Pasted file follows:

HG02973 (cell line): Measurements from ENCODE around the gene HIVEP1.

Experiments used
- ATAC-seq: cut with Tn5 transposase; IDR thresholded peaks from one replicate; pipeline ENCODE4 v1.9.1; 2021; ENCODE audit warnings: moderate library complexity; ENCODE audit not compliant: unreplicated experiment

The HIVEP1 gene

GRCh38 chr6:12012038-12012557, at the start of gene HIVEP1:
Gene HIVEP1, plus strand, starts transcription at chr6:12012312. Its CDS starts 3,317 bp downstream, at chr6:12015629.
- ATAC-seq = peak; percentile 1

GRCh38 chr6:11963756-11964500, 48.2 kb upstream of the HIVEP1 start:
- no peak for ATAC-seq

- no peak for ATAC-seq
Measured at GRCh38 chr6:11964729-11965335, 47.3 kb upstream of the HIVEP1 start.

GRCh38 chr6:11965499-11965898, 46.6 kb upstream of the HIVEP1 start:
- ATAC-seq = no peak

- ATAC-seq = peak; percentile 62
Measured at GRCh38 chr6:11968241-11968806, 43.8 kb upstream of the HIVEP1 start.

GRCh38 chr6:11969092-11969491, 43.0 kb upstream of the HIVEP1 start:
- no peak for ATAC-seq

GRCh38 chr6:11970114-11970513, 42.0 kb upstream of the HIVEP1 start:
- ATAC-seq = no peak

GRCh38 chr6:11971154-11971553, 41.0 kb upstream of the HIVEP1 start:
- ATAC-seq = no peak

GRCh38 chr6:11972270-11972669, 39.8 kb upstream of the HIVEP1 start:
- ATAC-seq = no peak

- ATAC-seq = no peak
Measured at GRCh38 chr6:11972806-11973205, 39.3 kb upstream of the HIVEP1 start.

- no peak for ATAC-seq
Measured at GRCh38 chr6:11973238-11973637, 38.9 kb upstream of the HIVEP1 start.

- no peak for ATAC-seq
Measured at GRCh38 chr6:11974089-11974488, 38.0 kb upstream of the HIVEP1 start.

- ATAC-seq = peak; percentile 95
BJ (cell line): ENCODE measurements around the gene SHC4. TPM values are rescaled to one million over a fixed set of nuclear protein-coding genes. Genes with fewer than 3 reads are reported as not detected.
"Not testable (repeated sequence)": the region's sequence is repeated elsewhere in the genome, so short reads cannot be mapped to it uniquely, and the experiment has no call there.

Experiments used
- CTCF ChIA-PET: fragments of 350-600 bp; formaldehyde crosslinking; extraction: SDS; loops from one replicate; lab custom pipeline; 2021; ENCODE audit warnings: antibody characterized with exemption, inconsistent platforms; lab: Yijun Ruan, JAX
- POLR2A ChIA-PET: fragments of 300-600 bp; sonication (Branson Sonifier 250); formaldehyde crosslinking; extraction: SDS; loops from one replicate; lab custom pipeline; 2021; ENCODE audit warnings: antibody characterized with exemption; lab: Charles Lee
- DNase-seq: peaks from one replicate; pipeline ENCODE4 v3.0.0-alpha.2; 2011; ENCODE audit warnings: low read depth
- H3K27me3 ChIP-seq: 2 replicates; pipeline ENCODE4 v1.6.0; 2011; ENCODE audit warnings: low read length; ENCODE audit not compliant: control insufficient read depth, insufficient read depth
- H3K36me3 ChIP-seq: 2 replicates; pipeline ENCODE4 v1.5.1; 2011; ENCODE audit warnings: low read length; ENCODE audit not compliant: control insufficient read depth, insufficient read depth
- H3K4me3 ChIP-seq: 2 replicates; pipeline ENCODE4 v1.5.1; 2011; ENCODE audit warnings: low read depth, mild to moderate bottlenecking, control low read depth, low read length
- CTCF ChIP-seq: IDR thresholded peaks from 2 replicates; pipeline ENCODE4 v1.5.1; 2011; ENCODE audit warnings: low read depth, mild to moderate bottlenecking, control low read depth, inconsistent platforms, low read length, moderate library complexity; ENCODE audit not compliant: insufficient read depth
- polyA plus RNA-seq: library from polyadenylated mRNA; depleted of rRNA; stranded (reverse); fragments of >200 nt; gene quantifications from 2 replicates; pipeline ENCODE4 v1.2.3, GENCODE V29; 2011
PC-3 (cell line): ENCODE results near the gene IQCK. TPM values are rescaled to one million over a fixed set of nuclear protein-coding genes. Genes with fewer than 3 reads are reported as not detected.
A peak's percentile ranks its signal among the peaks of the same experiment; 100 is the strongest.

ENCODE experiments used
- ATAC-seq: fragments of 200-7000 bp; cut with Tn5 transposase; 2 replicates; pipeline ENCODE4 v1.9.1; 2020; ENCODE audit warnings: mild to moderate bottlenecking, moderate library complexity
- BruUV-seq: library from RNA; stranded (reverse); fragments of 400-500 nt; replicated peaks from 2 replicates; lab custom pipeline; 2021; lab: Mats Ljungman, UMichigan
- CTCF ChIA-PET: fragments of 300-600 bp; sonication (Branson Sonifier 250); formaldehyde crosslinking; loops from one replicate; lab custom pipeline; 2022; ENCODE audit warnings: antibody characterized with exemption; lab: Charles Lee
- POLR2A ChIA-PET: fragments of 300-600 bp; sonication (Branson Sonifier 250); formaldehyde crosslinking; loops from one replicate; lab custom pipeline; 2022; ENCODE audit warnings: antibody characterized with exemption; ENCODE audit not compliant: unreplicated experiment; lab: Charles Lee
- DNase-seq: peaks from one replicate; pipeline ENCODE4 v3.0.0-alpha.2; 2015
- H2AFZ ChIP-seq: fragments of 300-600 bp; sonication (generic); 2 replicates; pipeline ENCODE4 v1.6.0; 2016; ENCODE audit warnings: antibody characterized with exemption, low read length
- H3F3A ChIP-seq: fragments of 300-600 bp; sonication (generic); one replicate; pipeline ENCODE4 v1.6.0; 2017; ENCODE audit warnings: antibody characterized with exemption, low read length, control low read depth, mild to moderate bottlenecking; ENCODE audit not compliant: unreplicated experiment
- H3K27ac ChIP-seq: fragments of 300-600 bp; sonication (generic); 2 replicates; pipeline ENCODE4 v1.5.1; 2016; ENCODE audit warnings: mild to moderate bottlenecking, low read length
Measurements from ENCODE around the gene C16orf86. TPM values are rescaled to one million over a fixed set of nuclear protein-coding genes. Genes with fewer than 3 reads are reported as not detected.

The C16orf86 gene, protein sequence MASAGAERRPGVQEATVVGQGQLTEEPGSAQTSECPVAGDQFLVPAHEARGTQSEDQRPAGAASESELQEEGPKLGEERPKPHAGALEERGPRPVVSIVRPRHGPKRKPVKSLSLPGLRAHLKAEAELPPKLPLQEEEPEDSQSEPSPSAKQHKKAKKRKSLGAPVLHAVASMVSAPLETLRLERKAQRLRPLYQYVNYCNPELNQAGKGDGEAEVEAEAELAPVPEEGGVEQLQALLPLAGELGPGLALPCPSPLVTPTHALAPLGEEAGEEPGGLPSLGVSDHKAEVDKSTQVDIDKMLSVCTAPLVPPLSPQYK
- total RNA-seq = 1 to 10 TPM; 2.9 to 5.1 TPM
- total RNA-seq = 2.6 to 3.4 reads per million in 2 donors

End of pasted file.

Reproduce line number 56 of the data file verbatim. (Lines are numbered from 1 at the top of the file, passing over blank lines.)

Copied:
- total RNA-seq = 2.6 to 3.4 reads per million in 2 donors